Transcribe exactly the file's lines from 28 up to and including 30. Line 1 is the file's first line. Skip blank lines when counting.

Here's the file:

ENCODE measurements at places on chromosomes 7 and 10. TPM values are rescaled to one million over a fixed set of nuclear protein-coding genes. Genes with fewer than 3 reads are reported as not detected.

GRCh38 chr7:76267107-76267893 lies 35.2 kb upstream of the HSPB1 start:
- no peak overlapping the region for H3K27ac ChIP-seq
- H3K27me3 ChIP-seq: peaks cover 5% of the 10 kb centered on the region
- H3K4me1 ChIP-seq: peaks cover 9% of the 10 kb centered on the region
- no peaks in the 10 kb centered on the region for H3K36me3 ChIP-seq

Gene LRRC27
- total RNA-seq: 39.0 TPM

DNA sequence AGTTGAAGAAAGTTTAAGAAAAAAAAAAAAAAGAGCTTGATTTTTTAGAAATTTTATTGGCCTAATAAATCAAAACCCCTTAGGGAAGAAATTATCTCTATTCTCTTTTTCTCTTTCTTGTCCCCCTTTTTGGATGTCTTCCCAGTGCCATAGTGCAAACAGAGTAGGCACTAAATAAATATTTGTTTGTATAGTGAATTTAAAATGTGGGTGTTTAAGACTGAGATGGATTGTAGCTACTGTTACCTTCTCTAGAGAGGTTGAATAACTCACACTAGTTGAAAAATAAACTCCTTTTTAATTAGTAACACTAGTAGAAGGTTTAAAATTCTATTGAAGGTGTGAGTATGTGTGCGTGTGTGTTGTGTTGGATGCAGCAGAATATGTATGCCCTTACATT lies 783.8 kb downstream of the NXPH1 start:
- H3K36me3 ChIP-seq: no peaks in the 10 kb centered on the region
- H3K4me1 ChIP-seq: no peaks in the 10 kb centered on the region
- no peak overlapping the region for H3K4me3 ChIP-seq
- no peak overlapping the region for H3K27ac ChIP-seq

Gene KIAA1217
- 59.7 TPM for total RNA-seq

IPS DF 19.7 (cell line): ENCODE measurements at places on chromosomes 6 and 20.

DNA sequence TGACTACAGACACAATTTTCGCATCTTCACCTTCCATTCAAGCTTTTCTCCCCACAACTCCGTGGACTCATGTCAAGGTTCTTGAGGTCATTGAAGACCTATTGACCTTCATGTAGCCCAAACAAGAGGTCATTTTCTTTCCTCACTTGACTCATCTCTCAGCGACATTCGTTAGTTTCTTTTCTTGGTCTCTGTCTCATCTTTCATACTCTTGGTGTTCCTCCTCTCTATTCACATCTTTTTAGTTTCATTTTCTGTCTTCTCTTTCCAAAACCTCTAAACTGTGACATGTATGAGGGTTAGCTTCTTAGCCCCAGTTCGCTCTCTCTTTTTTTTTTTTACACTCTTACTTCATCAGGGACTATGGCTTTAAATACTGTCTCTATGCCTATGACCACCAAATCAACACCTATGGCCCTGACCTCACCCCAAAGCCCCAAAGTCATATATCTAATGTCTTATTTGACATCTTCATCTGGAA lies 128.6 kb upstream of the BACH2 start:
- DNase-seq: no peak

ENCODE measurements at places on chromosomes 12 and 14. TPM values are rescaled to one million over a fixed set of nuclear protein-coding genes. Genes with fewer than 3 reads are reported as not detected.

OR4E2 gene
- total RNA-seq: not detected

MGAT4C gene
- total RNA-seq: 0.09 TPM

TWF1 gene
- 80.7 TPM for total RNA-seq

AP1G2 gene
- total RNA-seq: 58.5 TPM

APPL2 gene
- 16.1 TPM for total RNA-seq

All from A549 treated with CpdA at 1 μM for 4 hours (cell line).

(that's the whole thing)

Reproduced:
APPL2 gene
- 16.1 TPM for total RNA-seq

All from A549 treated with CpdA at 1 μM for 4 hours (cell line).